Why the IUCN Needs a Commission of Education and Communication (CEC)
The International Union for Conservation of Nature (IUCN) works together with various agencies in order to conserve the universe. The union mobilizes many people across the world in order to promote the idea of conservation. This practice will eventually make the world a better place for humankind. The concept of conservation will make the universe friendly and sustainable (“Working as a Union to Deliver IUCN’s One Programme” par. 3). This fact explains why the IUCN needs a Commission of Education and Communication (CEC).
CEC: How We Work
CEC promotes various functions that can support IUCN’s goals. CEC helps “IUCN unlock the power of networks, integrate know-how into everyday practice, and connect conservation to human values” (“CEC: What We Do” par. 1). CEC mobilizes all human beings across the world to conserve their natural environments. The commission “also drives change by supporting a wide range of efforts” (“CEC: What We Do” par. 3). CEC “generates the best energy in order to catalyse positive change for environmental conservation” (“CEC: What We Do” par. 4).
The commission embraces the power of partnership in order to support IUCN’s objectives. CEC has the potential to utilize modern Information Technologies (ITs). The practice has attracted more partners and volunteers. CEC promotes Continuous Learning Practices (CLPs) in order to achieve the best goals. Such practices have made it easier for the IUCN to catalyse the best changes and practices. This strategy has encouraged more societies to conserve their natural environments (“CEC: What We Do” par. 4).
The above network has encouraged more societies and families to embrace new changes. This idea has made such societies sustainable. The IUCN Commission on Education and Communication also identifies new volunteers in an attempt to achieve the best goals. The commission “has acquired new ideas, concepts, expertise, and knowledge in order to achieve IUCN’s goals” (“Working as a Union to Deliver IUCN’s One Programme” p. 6). This discussion explains why the IUCN requires a Commission on Education and Communication.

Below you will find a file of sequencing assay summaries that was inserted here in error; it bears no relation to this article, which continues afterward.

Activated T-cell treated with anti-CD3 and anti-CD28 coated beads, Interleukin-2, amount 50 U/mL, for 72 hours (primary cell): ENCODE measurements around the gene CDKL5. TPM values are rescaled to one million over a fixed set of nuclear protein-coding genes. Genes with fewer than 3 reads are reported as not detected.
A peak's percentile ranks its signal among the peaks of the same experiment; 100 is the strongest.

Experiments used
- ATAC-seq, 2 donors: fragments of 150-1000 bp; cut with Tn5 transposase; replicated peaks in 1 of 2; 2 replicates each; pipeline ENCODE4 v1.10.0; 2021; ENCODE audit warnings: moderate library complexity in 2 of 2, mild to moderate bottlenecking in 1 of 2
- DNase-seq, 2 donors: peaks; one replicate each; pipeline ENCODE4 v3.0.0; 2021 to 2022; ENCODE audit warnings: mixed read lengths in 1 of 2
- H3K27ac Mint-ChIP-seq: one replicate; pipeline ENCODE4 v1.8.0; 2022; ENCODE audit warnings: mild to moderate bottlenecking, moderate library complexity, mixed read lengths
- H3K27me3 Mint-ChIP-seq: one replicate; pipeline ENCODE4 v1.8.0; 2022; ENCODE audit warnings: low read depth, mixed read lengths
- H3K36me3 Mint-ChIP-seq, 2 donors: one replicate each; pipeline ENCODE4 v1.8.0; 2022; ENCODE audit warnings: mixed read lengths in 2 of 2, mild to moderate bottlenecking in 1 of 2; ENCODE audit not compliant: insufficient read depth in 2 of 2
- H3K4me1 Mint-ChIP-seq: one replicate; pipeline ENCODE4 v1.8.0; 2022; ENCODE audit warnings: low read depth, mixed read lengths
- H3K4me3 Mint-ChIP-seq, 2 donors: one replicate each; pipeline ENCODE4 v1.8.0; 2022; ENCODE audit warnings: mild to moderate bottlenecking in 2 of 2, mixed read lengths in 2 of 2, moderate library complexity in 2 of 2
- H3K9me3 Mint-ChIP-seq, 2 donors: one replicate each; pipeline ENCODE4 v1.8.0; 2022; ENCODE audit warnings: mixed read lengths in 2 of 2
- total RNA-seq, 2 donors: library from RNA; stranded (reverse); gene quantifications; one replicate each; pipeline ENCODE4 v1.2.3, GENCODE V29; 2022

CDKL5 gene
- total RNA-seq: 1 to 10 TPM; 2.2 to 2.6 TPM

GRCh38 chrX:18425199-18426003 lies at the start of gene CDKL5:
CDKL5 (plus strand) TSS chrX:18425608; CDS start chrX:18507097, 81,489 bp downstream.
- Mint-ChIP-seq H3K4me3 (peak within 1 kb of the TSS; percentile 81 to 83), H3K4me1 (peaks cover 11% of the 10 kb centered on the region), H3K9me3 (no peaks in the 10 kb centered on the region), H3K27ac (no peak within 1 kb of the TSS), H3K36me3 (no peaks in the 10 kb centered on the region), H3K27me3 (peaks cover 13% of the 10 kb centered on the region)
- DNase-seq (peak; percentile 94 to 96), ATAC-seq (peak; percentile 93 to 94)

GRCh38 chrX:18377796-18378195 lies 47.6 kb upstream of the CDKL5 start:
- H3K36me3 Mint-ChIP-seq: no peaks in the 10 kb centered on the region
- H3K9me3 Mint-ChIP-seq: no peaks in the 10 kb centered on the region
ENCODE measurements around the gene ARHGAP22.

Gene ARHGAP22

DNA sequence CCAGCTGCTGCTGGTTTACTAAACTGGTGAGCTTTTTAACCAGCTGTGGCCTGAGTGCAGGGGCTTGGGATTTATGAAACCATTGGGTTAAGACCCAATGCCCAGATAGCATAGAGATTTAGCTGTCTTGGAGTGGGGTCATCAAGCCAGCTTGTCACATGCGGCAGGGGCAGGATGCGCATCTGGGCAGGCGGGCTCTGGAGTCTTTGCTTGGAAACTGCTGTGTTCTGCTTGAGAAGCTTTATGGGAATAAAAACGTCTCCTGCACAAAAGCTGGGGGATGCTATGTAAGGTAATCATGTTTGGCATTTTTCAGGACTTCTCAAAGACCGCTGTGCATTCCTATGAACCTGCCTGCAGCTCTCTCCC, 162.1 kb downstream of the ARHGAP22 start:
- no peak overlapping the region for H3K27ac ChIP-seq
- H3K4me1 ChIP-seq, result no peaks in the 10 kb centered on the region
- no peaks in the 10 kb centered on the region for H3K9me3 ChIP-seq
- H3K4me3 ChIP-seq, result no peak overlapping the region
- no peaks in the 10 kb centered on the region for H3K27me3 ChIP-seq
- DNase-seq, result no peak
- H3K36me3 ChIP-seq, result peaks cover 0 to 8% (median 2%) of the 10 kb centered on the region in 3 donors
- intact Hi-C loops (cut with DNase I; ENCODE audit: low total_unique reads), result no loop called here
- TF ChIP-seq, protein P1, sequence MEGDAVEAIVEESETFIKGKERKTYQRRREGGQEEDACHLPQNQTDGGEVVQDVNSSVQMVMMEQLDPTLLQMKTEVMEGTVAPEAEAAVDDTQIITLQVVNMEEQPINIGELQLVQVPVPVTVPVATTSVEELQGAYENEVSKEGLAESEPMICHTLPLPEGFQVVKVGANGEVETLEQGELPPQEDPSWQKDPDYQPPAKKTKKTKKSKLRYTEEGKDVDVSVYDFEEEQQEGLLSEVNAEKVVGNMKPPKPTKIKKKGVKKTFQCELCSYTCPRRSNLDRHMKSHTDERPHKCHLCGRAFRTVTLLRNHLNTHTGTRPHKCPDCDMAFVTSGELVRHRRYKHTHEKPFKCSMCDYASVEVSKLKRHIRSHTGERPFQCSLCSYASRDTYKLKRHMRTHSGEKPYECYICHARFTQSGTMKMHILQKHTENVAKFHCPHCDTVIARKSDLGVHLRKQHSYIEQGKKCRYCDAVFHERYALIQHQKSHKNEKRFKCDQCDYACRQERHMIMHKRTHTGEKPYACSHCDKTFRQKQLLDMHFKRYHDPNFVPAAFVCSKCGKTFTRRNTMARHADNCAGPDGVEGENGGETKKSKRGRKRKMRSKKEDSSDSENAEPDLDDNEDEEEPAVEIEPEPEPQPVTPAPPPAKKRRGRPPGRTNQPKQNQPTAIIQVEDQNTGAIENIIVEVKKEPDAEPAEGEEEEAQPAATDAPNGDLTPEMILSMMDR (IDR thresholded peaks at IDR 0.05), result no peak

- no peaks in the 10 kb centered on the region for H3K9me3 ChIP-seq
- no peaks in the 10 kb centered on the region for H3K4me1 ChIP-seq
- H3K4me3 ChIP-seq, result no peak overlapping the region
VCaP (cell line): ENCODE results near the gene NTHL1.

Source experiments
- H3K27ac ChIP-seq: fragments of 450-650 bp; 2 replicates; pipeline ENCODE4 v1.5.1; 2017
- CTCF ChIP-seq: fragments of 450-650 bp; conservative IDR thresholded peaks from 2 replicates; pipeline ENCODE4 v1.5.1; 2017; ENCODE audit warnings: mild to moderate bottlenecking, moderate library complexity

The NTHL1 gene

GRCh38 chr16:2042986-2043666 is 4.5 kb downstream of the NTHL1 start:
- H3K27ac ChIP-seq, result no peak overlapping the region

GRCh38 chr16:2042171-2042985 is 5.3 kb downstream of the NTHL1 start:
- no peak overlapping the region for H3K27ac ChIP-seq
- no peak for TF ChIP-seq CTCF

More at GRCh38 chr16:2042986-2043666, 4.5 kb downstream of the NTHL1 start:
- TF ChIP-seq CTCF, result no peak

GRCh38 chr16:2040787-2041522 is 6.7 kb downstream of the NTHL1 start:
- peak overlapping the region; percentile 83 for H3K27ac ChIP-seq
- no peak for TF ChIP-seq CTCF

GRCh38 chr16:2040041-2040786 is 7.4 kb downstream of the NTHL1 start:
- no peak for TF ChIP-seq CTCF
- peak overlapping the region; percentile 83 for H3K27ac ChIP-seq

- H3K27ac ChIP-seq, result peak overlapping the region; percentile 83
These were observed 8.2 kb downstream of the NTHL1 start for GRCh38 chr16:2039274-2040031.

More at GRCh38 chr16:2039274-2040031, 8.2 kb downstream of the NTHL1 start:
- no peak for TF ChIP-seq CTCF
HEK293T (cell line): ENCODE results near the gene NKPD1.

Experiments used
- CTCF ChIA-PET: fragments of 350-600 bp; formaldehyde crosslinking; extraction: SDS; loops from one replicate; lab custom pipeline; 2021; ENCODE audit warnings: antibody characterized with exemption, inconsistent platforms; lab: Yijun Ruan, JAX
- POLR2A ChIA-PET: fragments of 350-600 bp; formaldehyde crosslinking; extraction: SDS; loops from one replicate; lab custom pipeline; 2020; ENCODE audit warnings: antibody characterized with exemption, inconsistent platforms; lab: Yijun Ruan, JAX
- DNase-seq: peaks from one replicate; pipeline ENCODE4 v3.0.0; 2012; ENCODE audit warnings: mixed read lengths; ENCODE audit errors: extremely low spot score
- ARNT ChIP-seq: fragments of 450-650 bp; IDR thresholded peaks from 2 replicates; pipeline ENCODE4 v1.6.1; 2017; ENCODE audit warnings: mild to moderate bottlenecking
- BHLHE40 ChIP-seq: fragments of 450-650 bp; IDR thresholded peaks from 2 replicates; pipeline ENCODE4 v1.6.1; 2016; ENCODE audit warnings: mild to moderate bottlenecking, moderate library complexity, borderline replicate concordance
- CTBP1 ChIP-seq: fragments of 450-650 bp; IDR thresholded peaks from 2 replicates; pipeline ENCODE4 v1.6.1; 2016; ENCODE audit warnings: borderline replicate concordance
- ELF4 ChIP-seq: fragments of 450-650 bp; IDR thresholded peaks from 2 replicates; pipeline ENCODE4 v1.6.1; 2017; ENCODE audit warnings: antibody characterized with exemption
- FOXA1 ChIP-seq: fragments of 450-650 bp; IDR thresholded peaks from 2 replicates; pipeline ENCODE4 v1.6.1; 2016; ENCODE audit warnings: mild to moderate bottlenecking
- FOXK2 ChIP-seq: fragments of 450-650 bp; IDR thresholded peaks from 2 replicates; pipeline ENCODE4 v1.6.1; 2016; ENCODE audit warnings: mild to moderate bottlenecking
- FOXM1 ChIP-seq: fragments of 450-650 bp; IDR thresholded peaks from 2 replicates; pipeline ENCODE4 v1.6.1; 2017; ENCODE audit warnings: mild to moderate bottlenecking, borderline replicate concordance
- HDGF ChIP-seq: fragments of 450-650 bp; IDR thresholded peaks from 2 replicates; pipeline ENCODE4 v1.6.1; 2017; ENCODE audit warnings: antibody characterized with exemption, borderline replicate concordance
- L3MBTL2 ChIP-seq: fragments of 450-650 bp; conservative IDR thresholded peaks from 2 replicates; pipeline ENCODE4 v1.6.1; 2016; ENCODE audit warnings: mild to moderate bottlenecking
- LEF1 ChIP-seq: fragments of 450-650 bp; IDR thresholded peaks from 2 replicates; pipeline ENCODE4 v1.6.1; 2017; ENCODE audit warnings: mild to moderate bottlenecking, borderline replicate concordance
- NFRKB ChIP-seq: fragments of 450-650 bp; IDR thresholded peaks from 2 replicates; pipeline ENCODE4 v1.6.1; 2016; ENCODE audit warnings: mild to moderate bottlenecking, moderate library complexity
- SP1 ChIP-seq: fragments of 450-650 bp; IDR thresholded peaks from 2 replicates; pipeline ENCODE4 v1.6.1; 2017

Ways to Mobilize the Volunteers to Support IUCN’s One Programme
The One Programme strategy has remained critical towards supporting IUCN’s goals. The “programme leverages the targeted roles and capacities” (“The IUCN Programme 2013-2016” par. 15). The commission brings together different members and volunteers. This practice has made it easier for IUCN to achieve the best outcomes. The major volunteers include “government agencies, public organizations, private companies, and public figures” (“The IUCN Programme 2013-2016” par. 26).
These volunteers usually offer professional ideas that can support IUCN’s goals. CEC can also use various strategies to mobilize its volunteers. CEC should begin by leading by example. This commission should ensure these volunteers understand the targeted goals and objectives. The next practice is reducing the level of competition. Effective “communication, planning, and participation will ensure more volunteers support IUCN’s One Programme” (“The IUCN Programme 2013-2016” par. 18).
The commission can also identify new partners and volunteers in different parts of the world. The commission “must support the best roles and cultures in order to achieve the best outcomes” (“The IUCN Programme 2013-2016” par. 9). The commission can achieve its objectives by “linking different resources to the responsibilities of various volunteers” (“The IUCN Programme 2013-2016” par. 21). Transparency and effective communication will ensure every plan succeeds. The strategy will ensure every volunteer works effectively without any competition. Every volunteer should be part of the decision-making process. These suggestions will ensure the union achieves its goals.
Cec: What We Do 2014. Web.
The IUCN Programme 2013-2016 2014. Web.
Working as a Union to Deliver IUCN’s One Programme 2014. Web.